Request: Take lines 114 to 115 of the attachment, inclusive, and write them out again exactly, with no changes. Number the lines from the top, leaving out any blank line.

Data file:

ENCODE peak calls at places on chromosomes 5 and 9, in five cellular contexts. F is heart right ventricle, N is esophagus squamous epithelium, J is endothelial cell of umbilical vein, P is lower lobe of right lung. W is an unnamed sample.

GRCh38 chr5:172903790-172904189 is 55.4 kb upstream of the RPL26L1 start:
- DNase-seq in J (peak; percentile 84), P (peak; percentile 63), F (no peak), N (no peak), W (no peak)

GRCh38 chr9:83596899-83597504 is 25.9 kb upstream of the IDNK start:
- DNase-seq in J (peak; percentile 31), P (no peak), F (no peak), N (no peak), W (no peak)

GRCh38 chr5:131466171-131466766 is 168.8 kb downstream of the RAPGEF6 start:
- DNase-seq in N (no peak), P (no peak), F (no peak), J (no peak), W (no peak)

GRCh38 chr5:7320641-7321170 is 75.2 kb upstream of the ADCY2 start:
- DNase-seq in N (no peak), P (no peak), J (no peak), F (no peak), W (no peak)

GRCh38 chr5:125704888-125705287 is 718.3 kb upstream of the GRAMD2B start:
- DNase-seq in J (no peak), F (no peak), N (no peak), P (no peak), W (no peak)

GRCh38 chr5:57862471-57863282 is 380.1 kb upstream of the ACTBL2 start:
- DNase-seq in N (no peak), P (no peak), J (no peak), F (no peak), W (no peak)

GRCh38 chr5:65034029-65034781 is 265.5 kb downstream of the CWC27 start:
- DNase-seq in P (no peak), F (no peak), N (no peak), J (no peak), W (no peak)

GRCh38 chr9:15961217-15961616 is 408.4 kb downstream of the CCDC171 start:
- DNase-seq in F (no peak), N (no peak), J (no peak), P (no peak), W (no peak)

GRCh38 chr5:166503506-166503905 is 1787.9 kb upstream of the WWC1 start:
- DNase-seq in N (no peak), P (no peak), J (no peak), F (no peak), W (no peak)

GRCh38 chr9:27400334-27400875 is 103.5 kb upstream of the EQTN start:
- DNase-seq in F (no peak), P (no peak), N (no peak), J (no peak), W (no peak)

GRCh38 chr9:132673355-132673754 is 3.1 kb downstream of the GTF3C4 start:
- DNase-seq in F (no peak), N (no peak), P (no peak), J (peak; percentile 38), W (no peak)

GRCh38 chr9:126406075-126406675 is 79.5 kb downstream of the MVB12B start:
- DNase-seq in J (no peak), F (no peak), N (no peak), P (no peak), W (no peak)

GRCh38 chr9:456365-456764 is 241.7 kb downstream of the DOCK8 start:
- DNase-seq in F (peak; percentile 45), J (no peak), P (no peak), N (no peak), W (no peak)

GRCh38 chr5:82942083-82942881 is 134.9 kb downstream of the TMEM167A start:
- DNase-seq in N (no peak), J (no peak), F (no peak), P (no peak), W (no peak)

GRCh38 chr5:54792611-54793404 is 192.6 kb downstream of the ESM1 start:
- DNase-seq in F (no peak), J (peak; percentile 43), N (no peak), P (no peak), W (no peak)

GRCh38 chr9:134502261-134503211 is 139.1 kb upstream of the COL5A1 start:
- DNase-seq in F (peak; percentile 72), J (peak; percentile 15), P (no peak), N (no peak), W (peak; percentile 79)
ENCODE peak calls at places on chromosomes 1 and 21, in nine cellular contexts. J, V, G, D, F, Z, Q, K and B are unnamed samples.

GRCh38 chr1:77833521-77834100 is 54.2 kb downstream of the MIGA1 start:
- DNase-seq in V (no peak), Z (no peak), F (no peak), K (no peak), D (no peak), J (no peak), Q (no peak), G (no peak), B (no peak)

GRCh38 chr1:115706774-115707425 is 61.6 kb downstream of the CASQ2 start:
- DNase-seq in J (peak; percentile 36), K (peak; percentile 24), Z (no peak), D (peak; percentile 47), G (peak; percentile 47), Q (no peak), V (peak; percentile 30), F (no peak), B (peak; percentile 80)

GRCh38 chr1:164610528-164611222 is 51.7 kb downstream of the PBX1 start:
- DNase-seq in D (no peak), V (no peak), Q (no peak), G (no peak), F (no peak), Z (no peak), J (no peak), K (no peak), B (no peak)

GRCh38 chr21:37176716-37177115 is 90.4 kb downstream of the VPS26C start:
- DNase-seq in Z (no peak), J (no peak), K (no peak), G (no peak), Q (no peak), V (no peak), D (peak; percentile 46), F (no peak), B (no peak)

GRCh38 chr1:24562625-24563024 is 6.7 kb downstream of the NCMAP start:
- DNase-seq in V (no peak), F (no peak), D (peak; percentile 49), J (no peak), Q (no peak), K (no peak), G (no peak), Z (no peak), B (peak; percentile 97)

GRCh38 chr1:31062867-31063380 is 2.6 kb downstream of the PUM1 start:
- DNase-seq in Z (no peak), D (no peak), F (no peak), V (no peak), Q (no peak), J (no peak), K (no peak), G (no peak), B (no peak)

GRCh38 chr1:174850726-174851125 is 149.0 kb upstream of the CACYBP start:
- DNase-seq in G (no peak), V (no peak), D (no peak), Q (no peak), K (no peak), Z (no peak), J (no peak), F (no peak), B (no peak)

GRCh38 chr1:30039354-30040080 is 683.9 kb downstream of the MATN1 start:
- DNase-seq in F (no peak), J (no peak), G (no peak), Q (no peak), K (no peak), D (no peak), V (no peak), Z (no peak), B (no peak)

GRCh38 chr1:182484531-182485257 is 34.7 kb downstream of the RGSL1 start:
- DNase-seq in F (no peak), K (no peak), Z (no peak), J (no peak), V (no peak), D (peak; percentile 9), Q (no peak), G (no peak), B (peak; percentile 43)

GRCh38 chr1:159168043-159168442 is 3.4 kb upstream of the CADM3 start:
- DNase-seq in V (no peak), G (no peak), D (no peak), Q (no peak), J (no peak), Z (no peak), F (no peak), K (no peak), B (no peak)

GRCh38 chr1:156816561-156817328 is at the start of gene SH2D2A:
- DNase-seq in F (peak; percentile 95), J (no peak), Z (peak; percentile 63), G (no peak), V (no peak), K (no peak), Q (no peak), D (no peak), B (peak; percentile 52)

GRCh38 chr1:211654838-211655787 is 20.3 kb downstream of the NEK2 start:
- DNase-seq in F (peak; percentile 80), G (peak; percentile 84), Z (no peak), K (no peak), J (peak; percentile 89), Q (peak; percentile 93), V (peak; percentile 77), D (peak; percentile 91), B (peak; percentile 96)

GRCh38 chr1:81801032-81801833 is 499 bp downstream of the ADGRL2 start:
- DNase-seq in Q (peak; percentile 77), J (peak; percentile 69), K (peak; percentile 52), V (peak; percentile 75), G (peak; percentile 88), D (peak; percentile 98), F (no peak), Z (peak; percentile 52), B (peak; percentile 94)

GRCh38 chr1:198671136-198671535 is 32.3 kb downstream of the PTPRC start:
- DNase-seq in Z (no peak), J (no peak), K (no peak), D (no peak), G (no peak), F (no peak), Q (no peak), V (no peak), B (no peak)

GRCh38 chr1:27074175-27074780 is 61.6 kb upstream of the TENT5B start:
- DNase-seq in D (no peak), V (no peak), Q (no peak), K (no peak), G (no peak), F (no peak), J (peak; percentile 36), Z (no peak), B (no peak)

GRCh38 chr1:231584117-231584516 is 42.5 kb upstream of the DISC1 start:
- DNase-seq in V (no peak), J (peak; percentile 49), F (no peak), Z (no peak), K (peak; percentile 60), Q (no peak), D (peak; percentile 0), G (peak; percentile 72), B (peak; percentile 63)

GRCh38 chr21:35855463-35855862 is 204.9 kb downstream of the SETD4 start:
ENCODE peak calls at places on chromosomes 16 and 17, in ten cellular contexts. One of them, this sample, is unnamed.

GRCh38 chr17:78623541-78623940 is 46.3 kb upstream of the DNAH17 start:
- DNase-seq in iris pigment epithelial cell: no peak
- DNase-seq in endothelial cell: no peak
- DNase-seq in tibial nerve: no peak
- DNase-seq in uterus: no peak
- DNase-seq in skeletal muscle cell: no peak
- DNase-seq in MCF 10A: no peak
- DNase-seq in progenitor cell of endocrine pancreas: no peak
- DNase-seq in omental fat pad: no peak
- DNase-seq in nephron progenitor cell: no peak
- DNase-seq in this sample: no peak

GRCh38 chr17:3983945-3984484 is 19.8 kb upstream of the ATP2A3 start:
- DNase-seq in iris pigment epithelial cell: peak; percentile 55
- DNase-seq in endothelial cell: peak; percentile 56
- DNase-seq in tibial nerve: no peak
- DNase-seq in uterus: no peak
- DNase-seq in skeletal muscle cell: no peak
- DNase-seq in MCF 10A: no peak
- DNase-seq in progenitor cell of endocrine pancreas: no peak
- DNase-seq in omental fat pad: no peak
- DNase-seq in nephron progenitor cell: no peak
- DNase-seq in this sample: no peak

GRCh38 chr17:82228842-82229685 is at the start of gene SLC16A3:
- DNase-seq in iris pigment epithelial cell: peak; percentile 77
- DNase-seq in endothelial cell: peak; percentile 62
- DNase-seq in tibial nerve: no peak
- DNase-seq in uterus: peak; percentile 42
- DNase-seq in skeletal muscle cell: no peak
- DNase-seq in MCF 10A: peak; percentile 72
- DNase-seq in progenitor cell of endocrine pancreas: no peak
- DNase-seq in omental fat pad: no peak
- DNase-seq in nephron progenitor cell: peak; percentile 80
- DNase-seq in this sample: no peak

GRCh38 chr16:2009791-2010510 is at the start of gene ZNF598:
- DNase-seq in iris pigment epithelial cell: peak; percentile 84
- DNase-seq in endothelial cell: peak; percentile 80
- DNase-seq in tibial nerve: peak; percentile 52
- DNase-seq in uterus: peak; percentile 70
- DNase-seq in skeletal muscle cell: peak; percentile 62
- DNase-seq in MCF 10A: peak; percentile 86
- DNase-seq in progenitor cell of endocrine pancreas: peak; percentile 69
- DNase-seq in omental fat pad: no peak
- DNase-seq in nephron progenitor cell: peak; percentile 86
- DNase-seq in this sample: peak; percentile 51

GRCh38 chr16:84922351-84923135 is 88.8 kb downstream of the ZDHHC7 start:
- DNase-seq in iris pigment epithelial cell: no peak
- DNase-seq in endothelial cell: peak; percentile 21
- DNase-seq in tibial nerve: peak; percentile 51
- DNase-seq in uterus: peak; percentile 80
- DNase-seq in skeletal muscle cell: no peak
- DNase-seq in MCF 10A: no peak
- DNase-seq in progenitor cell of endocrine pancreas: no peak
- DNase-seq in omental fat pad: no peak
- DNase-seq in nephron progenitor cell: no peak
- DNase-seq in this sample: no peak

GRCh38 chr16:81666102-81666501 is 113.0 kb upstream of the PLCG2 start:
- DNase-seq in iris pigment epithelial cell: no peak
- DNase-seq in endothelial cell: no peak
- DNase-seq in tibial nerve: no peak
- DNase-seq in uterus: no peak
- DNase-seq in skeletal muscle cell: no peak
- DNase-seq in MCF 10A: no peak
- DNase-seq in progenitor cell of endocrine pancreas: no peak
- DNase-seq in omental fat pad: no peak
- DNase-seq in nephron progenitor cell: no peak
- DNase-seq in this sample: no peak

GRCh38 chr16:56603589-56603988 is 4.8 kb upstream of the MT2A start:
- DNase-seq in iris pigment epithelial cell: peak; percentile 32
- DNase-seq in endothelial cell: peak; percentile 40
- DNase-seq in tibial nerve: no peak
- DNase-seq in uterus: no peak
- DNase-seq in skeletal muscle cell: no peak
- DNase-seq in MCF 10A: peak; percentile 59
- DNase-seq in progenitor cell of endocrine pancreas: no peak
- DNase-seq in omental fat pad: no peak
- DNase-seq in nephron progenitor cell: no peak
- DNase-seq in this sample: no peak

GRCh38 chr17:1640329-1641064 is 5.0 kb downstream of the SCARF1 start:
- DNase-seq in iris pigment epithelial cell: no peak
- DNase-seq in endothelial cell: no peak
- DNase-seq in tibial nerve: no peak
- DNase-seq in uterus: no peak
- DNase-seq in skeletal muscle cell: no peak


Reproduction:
- DNase-seq in iris pigment epithelial cell: no peak
- DNase-seq in endothelial cell: peak; percentile 21